When Star Fox released for the Super Nintendo in 1993, it demonstrated a revolutionary new technology that gave birth the dawn of the polygonal era of video games. Fast-forward to 1997 and Star Fox 64 followed in the steps of its predecessor, as it too introduced a new type of technology that would change the way one interacts with video games. This device was the Rumble Pack. It would seem that it is a Nintendo tradition to have the Star Fox series introduce new means in how one plays and experiences a game, and that trend continues on the Wii U with the release of Star Fox Zero.
While some may resist and even fear change, one must also acknowledge that change can be good as it brings about new ideas and growth. Recognizing that the Star Fox franchise was in dire need of change, Nintendo looked to the Wii U GamePad to give the series new life. Thanks to the Wii U GamePad, Star Fox Zero offers players a new way to interact and experience the game by offering a distinct control scheme, inventive use of sound, and by presenting two points of view that help to evolve the Star Fox series.
At its core it is a classic Star Fox title. It is one that fans will love as it feels like a true successor to Star Fox 64.
Due to Star Fox Zero’s distinct method of control, opinions on this matter are going to be divisive – much like they were in regards to Kid Icarus: Uprising for Nintendo 3DS. With that said, I found the motion controls of Star Fox Zero far superior than that of an analog stick. In my experience, the motion controls and second screen setup felt natural almost immediately. The motion controls of Star Fox Zero work the same as they do in Splatoon – meaning only small movements are needed to move your aiming reticle to the desired target.
The motion controls are quite sensitive and this allows for fast, yet precise aiming. Moving your reticle from one side of the screen to the other in an instant is done with ease, thus allowing you to shoot down more enemies and earn higher scores. To help ease you into the idea of using motion controls for aiming, the game offers two control options for you to select from. Upon starting off, I strongly advise players to choose the option that activates motion controls when you press ZR to shoot.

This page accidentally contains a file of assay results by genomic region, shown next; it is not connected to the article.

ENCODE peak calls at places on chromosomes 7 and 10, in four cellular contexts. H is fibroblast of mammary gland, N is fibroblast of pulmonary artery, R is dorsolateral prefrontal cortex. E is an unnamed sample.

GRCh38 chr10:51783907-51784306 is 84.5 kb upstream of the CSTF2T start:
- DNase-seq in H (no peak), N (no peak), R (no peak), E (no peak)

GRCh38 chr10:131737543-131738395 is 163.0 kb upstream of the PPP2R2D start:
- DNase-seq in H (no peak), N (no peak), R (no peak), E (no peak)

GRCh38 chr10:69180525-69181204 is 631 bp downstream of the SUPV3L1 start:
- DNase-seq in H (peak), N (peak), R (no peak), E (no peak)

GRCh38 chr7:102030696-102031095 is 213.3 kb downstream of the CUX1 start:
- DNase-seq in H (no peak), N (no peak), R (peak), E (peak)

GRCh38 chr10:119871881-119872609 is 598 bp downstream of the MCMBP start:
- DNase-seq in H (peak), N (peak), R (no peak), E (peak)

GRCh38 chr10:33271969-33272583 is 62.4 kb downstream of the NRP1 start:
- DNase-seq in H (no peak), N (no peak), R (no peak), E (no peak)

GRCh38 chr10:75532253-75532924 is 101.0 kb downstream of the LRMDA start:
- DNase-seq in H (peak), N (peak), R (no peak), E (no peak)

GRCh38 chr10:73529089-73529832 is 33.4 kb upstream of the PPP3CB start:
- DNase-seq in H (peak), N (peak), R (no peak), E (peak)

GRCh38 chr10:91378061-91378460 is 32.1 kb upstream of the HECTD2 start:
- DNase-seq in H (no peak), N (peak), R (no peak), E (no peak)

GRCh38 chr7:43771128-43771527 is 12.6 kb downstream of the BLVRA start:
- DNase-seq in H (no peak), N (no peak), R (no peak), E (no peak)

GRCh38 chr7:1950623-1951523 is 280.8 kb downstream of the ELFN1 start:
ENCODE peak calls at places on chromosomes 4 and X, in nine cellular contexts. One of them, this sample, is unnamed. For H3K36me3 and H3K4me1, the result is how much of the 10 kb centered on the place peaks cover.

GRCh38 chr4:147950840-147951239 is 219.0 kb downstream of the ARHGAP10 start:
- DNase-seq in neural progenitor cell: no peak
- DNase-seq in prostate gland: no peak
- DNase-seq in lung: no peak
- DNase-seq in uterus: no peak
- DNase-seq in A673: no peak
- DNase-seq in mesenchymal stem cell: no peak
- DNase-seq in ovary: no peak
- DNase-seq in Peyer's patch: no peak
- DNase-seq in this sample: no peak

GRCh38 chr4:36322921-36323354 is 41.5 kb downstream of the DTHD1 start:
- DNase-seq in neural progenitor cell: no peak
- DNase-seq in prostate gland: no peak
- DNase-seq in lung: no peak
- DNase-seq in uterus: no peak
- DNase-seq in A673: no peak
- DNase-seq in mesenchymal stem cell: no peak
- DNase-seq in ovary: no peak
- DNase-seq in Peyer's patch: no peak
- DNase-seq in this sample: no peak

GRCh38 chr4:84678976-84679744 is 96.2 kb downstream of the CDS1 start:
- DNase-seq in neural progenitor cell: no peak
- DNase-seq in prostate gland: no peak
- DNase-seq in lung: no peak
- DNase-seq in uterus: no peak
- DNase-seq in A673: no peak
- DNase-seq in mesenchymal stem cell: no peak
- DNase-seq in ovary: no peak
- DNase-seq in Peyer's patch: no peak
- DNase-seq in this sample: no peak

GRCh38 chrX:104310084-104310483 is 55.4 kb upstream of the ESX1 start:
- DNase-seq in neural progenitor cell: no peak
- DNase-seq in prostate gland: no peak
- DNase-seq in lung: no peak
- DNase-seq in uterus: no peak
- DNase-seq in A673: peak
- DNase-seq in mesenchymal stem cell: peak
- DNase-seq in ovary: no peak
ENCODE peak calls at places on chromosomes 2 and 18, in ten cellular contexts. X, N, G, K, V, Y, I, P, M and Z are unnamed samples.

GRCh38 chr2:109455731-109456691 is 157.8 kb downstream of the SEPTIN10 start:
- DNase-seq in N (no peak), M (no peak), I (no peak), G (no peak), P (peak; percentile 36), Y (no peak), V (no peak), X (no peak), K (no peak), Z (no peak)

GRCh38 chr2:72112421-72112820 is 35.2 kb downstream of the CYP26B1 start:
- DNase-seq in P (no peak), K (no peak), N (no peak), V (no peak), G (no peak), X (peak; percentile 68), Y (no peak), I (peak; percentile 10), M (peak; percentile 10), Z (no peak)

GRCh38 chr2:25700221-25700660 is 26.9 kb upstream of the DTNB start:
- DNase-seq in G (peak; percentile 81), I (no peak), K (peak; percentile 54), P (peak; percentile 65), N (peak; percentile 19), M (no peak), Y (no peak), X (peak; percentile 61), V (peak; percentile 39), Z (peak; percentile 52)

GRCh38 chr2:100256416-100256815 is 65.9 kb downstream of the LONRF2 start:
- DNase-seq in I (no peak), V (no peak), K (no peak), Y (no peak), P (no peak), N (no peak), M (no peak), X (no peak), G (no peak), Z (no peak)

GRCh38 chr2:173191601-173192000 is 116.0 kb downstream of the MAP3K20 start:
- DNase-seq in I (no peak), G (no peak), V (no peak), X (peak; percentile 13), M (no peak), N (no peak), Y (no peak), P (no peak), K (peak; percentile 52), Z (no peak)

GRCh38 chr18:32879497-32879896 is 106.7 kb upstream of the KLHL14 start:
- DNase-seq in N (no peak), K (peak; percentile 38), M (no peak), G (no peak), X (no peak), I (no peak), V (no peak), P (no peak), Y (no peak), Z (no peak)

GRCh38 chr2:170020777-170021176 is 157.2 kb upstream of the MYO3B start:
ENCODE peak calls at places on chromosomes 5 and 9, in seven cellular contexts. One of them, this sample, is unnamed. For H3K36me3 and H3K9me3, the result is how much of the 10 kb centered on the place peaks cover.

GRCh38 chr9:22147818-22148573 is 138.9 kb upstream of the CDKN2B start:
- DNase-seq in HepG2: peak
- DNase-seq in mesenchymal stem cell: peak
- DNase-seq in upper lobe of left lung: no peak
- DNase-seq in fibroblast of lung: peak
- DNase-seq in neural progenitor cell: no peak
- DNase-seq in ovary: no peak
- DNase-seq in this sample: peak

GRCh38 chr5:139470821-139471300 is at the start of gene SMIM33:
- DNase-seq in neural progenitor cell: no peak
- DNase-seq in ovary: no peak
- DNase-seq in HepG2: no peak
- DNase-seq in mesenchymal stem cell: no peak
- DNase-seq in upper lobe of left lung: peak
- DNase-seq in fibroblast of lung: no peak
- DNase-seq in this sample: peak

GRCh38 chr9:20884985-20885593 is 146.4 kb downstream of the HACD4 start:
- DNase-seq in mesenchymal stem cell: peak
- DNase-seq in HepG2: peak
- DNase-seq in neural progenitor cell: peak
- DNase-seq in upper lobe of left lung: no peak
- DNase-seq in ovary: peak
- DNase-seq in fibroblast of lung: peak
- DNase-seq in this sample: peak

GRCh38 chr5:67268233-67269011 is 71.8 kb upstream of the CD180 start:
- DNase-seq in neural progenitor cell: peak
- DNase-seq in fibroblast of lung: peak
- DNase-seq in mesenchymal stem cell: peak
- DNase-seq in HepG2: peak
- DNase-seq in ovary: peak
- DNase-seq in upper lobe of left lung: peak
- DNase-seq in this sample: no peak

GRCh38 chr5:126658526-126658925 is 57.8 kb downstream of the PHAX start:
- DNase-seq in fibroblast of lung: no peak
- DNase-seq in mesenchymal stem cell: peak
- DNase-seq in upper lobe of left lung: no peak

This control setup will recalibrate the reticle to the center of the screen whenever you release the ZR trigger, and gives the game a more natural feel. Once you become familiarized with the motion controls, feel free to switch the default control scheme, which allows you to move the reticle around the screen freely without needing to press ZR.
Some may be wondering what are the benefits of having motion control aiming over traditional analog control. For one, motion controls are more accurate and allow for much faster movement and reaction speed. Secondly, the motion controls found in Star Fox Zero create a new way to battle enemies and extends to how you play a stage. In previous Star Fox games, the range in which you could aim was limited to the direction in which you were flying. No such restriction exists in Star Fox Zero. Now you can shoot the enemy swarm coming from above you while you fly low, or fly above ground threats and have an aerial advantage as you target them.
Lastly, motion control aiming allows the development team to create more active and engaging stages. Enemies populate stages in greater number and with higher frequency than previous Star Fox games. Thanks to the speed and accuracy of motion controls, you can battle more enemies and still be able to evade attacks and obstacles.
For some, motion control aiming will feel natural. Others may need a stage or two to adjust. If you are willing to adapt to this control scheme, you will find that it works very well and is superior to analog aiming. The button controls themselves are simple as the player will use the left analog stick to move the vehicle up, down, left, or right; while the right analog stick can be used to brake, boost, tilt, or to perform a barrel roll. Bombs can be shot by pressing in the right analog stick or by using the R button.
As I hinted in the introduction of the review, the Wii U GamePad plays a vital role in Star Fox Zero’s game design. Aside from motion controls, the GamePad offers 3D sound effects, which makes you feel like you are in the cockpit, and an alternative view for players to use. While the TV screen displays the standard third-person view that fans have come to know over the years, the GamePad screen will display a first-person cockpit view. At no time are you forced to use this view, but you may find it helpful during some situations.